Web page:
What would a failure of the Uni plan look like? It would involve a failure by a school to be able to cover its future liabilities. That is, the inability in some future year to sell enough Unis to cover current expenses. Let’s explore this in more detail. While I’m not an expert on state prepaid plans, I imagine the way they work is to invest the funds in assets whose return covers the cost of education in the future. The problem with the Uni plan is that, since the proceeds are used to cover current costs, there would be no funds to invest for the future. Every year’s (excess) expenses would have to be funded by a new issue of Unis. This is not without precedent: It is how the U.S. Social Security system works. The FICA deductions from your paycheck are not invested in an account with your name on it. Rather, current deductions are spent on checks to current retirees. Social Security has an advantage the Uni plan lacks—it can force people to participate, but schools can’t force people to buy (or invest in) Unis. When the Social Security Trust Fund starts to run out of money, which happens from time to time but with plenty of advance warning since people typically work 40+ years before they are eligible, the Social Security Administration can either cut benefits or raise FICA contributions. Working people have no recourse but to accept the changes.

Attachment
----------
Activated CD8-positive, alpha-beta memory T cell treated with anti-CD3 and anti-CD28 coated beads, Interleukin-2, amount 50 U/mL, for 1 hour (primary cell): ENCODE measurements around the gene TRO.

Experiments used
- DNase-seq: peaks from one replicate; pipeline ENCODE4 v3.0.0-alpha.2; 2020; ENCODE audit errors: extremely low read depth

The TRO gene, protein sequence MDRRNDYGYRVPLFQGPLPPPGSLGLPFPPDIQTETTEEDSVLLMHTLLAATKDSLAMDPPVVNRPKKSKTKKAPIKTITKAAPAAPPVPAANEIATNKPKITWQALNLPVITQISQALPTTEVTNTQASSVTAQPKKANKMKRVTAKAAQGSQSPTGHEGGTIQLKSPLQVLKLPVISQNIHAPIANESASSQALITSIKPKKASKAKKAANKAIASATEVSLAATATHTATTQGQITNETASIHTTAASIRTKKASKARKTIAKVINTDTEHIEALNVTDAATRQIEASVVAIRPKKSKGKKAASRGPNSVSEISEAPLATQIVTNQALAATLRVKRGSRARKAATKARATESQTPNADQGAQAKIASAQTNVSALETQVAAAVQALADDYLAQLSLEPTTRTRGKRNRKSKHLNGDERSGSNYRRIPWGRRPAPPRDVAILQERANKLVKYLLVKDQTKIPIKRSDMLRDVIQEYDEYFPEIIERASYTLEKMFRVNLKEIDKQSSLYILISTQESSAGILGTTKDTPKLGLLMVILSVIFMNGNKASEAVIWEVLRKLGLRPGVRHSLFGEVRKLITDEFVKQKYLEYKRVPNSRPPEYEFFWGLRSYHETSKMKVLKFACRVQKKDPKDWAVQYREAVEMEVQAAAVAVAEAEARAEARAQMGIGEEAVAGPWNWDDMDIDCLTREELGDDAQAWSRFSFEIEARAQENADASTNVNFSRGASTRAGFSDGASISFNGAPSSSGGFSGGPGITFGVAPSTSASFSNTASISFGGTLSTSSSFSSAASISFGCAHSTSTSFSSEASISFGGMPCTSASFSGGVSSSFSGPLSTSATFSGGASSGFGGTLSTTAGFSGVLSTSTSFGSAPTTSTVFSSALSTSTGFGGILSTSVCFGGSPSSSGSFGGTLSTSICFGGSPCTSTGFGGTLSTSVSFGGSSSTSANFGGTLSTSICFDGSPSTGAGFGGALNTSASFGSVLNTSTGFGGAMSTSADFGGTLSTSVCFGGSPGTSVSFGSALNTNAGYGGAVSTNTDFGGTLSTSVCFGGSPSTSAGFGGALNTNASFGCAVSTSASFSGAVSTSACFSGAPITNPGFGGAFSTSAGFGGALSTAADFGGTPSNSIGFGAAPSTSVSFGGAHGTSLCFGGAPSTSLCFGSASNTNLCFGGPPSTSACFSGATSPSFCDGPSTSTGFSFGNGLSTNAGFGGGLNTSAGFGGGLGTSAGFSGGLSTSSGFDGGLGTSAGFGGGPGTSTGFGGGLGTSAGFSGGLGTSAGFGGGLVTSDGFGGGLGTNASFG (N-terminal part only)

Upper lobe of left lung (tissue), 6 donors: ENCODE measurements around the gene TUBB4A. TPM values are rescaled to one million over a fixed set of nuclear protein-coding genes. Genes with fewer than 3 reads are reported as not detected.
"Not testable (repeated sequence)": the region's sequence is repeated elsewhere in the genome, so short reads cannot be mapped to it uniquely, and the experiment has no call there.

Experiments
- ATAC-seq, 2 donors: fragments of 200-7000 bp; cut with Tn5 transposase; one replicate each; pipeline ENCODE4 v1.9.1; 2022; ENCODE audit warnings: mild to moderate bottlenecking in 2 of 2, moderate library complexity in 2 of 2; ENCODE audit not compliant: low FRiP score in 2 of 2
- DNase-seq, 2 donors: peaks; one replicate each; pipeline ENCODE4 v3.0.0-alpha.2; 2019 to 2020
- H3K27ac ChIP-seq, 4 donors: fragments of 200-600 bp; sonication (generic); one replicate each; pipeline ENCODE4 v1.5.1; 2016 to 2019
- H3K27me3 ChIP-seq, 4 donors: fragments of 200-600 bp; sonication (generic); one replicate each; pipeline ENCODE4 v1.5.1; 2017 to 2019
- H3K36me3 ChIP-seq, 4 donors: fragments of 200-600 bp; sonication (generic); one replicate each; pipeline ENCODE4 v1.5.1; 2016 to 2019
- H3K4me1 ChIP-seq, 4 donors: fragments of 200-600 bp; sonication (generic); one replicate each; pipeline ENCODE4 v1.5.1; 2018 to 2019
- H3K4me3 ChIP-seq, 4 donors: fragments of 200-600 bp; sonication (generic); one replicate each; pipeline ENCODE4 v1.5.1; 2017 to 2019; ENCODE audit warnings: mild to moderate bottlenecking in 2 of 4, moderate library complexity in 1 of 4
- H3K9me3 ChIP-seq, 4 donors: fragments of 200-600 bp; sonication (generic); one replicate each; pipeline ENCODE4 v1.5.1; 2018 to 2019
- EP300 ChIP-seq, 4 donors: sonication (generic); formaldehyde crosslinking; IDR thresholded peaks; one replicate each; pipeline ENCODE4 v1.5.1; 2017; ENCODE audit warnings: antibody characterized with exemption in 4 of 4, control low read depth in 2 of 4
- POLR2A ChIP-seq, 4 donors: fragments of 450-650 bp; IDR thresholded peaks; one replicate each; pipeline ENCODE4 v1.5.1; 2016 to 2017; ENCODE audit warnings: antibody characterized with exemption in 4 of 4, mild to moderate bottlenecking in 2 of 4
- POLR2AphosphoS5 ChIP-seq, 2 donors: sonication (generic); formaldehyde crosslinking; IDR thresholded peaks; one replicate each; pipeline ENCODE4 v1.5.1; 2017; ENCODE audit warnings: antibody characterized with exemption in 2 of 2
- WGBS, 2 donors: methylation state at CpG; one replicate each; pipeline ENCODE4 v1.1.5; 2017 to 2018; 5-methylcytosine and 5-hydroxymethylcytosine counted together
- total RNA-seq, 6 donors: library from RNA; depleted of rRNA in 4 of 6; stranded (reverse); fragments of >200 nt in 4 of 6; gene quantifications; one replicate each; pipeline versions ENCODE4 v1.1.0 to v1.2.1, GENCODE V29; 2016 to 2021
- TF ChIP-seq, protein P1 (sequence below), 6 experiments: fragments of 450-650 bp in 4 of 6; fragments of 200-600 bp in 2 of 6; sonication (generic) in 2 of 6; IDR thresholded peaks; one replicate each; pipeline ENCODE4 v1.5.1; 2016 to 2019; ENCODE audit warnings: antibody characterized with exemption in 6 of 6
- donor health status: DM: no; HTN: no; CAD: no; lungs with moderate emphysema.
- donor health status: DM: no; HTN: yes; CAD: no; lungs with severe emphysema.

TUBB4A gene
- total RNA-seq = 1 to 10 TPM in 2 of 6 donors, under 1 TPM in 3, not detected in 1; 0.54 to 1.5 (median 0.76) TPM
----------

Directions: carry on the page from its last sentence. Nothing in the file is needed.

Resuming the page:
Suppose the number of people attending college in the future declines, reducing the demand for Unis in the future. This would be analogous to another problem the U.S. is facing with the large number of Baby-Boomers retiring to be supported by smaller demographic cohorts of workers. Doesn’t this mean that schools will run out of money for operating expenses before hand, since they need to cover the cost of educating the current large class with the funds provided in advance by a smaller class. This would be true even if college costs do not increase over time. How would the difference be paid for? Schools could increase the price of Unis above their future expected costs, but that would reduce the current demand for Unis further since it would imply asking people to pay more today than they would pay in the future. Alternatively, schools could sell longer term unis—that is to fund one year’s students’ education in the present, they would have to trade more than one year’s students’ education in the future. This seems problematic. At some point, would a school decline to honor its Unis? If so, their ability to sell more would immediately dry up. Students could possibly then apply to other schools to redeem their Unis, causing the problem to spread. If Uni-holders were unable to redeem them for education, they wouldn’t be able to sell them at face value either. The market value of Unis would crash.